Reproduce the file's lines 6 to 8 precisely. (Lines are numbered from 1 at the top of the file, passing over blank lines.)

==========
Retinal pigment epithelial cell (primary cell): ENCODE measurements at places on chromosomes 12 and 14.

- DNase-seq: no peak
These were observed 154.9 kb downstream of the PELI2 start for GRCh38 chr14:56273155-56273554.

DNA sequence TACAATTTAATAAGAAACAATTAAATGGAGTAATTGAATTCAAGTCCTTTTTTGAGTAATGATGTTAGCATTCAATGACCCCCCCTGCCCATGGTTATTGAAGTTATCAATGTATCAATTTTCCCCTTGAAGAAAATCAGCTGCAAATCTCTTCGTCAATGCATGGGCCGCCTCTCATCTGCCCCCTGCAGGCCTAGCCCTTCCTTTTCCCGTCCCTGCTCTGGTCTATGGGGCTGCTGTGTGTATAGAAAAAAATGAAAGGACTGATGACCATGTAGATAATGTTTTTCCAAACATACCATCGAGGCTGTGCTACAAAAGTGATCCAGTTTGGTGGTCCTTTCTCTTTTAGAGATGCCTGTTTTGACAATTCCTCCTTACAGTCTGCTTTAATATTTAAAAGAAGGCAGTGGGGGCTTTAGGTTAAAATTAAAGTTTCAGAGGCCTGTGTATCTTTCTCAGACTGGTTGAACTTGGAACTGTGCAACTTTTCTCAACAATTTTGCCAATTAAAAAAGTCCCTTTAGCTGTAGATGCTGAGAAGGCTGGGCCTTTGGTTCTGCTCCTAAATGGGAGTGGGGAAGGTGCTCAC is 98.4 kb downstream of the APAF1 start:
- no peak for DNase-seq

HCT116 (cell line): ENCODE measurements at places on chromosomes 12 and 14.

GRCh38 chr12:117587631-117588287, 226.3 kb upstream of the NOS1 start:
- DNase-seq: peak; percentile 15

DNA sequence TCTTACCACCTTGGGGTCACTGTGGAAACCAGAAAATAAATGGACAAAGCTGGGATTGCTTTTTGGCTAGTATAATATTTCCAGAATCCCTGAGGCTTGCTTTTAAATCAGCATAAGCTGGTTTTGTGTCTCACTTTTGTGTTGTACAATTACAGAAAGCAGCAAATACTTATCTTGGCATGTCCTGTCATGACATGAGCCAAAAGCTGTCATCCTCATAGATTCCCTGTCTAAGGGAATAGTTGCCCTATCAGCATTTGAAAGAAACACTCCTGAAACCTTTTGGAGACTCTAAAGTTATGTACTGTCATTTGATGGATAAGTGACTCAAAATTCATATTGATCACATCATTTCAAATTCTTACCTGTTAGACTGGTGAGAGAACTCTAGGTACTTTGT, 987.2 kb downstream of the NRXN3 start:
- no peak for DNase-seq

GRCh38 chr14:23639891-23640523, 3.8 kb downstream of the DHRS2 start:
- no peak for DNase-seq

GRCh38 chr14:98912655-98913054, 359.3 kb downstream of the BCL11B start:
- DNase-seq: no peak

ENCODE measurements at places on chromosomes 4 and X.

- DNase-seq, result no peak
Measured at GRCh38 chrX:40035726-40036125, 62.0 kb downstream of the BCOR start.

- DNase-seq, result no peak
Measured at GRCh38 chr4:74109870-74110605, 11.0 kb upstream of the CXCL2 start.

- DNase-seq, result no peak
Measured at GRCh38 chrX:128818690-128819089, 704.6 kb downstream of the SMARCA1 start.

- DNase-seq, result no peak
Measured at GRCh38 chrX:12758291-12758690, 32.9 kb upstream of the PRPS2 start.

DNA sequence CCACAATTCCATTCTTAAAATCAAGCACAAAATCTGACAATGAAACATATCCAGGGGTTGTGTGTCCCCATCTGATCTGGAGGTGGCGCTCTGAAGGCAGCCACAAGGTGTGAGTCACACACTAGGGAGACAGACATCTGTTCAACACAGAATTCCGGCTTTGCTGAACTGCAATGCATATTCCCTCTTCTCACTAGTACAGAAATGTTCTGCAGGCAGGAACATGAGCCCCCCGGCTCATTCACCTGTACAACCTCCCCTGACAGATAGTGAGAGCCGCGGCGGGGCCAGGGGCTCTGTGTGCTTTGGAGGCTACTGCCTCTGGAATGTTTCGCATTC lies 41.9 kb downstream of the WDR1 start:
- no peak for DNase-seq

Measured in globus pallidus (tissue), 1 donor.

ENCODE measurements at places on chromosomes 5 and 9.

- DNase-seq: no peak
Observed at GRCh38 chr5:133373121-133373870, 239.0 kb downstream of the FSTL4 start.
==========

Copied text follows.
HCT116 (cell line): ENCODE measurements at places on chromosomes 12 and 14.

GRCh38 chr12:117587631-117588287, 226.3 kb upstream of the NOS1 start:
- DNase-seq: peak; percentile 15